Must I rehire an Iraq vet?
A small business owner wonders whether he is obligated to take back a former employee who returned from Iraq with an injury.
(FSB Magazine) -- Dear FSB: One of my best employees, who was an Army Reservist, shipped out to Iraq about a year and a half ago. We are a small shop (eight people, including me), and I had to hire someone to replace him. Now he is home, and he wants his old job back, even though because of a spinal injury he isn't physically able to do the work he did before: installing boilers. How do I handle this? --Dave Lounsbury, Narrowsburg Mechanical, Narrowsburg, N.Y.
Dear Dave: Every once in a while (and not just every April 15), Uncle Sam expects us to step up and do something for our country. This may be one of those times. According to the federal Uniformed Services Employment and Reemployment Rights Act (dol.gov/vets), an employer, no matter how small, must rehire returning veterans, either into the jobs they had before or - thanks to the statute's so-called escalator provision - into more senior positions they would have attained had they not been called to active duty.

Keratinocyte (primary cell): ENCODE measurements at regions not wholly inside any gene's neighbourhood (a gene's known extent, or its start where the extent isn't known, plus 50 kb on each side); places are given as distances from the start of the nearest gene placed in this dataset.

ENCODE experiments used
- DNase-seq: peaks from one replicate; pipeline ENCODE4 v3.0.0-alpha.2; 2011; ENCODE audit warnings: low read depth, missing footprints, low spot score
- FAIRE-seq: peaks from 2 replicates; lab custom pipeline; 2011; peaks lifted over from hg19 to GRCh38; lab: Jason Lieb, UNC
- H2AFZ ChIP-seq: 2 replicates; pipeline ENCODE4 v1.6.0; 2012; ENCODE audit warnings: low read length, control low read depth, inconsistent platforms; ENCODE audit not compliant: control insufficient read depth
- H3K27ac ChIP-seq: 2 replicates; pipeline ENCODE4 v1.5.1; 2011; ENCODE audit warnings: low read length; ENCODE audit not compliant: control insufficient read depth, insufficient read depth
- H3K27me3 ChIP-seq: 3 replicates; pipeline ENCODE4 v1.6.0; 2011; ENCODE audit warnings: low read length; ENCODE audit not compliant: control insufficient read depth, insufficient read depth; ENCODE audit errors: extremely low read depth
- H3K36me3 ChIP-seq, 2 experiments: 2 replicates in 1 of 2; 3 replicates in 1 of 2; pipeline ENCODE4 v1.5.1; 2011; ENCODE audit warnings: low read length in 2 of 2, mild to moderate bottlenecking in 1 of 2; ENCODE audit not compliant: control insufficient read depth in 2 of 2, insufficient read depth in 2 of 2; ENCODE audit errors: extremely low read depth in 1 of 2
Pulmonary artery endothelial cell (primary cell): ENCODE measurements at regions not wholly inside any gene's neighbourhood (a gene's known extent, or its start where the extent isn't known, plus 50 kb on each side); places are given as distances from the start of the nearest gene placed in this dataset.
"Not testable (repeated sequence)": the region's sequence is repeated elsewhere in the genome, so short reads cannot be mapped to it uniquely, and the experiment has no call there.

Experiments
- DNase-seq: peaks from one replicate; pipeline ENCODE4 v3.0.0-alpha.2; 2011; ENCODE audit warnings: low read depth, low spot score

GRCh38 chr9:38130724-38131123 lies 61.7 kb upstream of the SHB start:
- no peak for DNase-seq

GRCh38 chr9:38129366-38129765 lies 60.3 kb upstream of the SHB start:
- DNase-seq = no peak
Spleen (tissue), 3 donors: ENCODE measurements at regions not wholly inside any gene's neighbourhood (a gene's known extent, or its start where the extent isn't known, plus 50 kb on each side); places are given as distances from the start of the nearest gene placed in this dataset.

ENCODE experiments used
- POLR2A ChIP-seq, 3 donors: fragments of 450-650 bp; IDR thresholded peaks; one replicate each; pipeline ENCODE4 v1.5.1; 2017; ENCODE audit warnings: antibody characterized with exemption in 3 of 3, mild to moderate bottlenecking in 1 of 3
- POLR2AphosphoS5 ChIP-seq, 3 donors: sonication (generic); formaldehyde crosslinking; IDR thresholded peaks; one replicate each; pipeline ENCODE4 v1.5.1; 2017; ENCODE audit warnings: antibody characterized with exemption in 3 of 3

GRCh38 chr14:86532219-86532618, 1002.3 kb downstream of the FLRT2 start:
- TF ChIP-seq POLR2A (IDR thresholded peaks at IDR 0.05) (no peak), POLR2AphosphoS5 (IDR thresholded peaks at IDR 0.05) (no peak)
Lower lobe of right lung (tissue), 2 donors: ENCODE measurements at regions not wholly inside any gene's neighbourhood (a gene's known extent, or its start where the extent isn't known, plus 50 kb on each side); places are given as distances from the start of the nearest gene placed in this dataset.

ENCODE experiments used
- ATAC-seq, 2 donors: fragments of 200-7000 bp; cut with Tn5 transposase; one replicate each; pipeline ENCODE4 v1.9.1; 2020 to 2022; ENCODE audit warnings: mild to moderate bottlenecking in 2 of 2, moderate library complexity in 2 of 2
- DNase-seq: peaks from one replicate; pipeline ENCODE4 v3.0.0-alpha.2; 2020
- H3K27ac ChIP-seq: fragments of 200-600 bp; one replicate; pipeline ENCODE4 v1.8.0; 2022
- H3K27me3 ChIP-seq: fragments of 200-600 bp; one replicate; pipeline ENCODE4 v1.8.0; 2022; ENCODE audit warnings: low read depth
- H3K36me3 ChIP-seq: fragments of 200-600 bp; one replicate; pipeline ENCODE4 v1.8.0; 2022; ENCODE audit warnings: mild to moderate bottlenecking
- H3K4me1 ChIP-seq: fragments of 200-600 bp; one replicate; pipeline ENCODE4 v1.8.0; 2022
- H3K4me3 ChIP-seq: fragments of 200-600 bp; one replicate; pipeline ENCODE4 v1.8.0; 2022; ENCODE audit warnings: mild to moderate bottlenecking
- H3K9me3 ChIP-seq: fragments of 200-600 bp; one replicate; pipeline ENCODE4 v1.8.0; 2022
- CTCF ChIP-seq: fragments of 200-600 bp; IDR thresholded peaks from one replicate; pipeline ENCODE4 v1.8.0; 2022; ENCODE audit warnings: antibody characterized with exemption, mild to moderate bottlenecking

If your former employee were still physically able to do his old job, you'd have to give it to him and let the new worker go. "It's a harsh result" for the replacement hire, notes Matthew Gilligan, a partner in law firm Alston & Bird in Atlanta (alston.com). "But, because the law requires it, you or your firm would incur no liability."
Because this injured veteran can no longer perform his old job, it gets a little trickier. The law obliges you to find a job he can handle and give him that one - again, even if it means you have to reassign or sack whoever is doing it now. What if there is no such job? Do your best to create one. (Office manager? Bookkeeper? Telephone sales?).
If it turns out that you have nothing this veteran can do and you can't invent a position for him, then the law allows you to decline to take him back. But that, too, would be a harsh outcome, and he may end up appealing. "Big employers generally have many more places to put people of varying abilities than small ones do," observes Gilligan. "So the burden of this legislation falls most heavily on small companies like yours."